Luvmyboys edited to say...sorry. I didn't point out that ds#1 is PA as well

[This message has been edited by luvmyboys (edited August 24, 2006).]

On Aug 23, 2006

Thank you for all the replies. From all your thoughts I am getting that any allergies in a family tends to predispose for allergies, not necessarily for the same allergen?!?!?

Am I getting that right?

On Aug 23, 2006

Hi, What I have gathered in my research is that they may a predisposition to allergies, but that the allergies may all be different. ie: My husband is from New Zealand and we found out 3 years ago that he is yellow jacket allergic(anaphylactic). I just assumed that he being from another county doesn't have the immunities we have living in North America. Anyway, 10 years ago my oldest was found to be PA. At this time there was NO fanily history of any kind for allergies. I could drink poison and be fine. Well, I had my second child at 2yrs tested for PA and it was neg. Now, she had had no exposire to peanuts. Well, when she was 4.5 yrs I gave a cashew that was NOT cooked in peanut oil--she had anaphy. and ended up in the ambulance on the way to hospital. My oldest son was at home and I didn't have an epi with me, and to be quite honest I didn't know she was reacting at first. I just never dreamed...I did not have her tested for TNA at the initial appointment. Anyway, 1st child PA, 2nd child TNA. Now I have a third child who was just tested for PA and TNA and she has both. GO figure! I was told in the beginning that another one of my children having PA or TNA or any FA wasn't any greater risk than any other child. Now, I have my own theories. I ate peanuts like crazy when I was pregnant and nursing my first. Then, when I was pregnant with the 2nd I ate NO peanuts and all I ate was some cashew and almonds for snacks(still didn't eat them around my PA child, too paranoid), anyway, she turns out to be most allergic to cashews and almonds. Then 3rd child, when I was pregnant of course NO nuts of anykind, and in fact I was careful not to eat too much of any one thing (soy etc..). Nursed her for 2 years like the others and she has PA and TNA. So, who knows exactly. This is just my story--I still think it is bizzare . I do think that there is a predisposition to allergies in general, and predisposition to severe anaphylactic reactions as well.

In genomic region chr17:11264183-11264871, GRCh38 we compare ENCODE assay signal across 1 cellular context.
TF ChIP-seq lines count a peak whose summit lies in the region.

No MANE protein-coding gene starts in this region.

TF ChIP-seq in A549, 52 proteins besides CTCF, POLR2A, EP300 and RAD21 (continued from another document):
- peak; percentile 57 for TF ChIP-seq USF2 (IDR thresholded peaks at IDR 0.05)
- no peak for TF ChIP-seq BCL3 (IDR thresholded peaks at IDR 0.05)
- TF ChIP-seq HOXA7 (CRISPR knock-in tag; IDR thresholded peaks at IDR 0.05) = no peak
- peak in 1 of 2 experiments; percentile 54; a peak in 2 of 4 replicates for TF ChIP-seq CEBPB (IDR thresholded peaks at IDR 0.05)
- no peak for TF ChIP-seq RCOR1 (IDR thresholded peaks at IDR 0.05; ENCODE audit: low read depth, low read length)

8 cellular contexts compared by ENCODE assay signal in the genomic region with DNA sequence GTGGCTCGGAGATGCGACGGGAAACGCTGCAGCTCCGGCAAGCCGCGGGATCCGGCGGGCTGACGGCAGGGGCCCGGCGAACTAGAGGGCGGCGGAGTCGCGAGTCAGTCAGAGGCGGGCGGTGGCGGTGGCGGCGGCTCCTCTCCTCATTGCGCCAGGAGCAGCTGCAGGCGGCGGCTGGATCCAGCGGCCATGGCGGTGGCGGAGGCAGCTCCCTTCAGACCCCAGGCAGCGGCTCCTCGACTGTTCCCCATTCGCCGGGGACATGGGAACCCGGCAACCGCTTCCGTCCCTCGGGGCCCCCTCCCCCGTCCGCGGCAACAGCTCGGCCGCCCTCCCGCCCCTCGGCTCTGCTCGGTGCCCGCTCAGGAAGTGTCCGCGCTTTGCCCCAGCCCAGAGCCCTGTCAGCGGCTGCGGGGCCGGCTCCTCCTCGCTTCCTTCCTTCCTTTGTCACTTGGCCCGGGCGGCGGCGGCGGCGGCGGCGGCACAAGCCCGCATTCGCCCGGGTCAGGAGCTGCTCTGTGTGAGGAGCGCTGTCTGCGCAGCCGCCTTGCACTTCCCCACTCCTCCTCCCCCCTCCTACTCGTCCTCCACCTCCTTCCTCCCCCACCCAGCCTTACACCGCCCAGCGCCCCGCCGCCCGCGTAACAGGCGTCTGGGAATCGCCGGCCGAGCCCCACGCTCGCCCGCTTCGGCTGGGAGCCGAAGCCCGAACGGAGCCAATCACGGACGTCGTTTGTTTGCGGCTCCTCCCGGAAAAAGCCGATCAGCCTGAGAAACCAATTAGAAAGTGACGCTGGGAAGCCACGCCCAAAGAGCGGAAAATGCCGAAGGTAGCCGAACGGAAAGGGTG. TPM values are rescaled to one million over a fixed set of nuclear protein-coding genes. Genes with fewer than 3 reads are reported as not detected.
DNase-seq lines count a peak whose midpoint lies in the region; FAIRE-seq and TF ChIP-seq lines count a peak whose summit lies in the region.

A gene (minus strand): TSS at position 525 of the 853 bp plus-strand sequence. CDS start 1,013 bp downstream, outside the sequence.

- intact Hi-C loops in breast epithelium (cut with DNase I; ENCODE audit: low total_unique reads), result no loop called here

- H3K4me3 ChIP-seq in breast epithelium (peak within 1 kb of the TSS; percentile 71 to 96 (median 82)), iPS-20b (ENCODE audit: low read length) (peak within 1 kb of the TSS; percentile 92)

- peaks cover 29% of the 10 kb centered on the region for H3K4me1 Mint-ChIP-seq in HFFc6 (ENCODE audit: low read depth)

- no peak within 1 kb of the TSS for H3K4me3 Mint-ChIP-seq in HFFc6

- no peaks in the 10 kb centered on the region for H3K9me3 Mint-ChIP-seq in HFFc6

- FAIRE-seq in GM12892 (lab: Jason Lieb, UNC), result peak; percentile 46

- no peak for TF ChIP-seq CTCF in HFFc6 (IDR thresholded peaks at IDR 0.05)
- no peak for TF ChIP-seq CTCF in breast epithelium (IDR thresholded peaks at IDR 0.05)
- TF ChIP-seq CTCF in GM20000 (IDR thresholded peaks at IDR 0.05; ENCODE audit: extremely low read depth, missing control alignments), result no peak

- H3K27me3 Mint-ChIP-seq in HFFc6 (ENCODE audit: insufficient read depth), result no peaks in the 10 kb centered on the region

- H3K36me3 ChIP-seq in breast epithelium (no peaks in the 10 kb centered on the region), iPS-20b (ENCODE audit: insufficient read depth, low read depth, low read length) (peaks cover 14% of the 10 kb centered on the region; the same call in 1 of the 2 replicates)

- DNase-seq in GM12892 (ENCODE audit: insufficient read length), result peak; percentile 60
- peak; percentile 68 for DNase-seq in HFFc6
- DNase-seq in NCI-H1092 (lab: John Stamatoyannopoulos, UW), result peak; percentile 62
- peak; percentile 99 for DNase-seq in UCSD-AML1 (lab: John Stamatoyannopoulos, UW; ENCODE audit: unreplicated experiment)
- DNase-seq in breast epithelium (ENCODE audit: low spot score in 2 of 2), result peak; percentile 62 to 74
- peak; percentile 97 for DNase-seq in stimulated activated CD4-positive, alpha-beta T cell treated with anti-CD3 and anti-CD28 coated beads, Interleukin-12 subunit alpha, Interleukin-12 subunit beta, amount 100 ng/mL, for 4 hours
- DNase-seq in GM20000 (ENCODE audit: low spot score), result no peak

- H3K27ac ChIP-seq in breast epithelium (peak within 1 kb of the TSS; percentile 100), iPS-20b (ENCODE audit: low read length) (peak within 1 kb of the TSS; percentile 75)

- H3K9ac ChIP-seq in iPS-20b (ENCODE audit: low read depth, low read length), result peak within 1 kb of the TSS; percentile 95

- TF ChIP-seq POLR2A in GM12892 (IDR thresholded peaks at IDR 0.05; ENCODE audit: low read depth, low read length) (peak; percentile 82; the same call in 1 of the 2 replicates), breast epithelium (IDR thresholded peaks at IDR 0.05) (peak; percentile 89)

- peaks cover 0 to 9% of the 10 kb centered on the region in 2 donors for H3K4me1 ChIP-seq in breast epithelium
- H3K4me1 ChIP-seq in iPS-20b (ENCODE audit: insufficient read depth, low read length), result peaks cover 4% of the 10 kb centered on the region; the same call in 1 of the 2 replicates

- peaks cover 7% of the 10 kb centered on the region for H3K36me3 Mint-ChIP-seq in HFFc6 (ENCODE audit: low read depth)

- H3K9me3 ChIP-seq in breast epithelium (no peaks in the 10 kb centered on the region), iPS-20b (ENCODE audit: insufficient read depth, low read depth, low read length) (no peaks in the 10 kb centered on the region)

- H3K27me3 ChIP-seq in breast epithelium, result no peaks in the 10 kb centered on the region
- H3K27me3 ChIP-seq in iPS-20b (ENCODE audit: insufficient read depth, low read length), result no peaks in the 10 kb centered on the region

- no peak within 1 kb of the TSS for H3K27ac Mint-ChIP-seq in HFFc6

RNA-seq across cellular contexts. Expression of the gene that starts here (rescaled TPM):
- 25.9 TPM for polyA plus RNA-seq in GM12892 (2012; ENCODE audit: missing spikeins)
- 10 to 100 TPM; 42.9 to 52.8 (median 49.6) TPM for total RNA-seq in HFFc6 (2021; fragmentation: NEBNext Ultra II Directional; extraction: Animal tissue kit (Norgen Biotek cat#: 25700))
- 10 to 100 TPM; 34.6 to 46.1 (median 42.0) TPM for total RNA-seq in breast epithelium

------------------ Stacie - Mother to: 10 yr. PA 8 yr. TNA 2.5 yr. PA&TNA

On Aug 23, 2006

Our daughter has voluntarily avoided peanuts since her brothers diagnosis. They are grown, she 24, he almost 22.

She is also aware of the risk to her future children so she plans on avoiding peanuts for as long as she has to.

peg

On Aug 23, 2006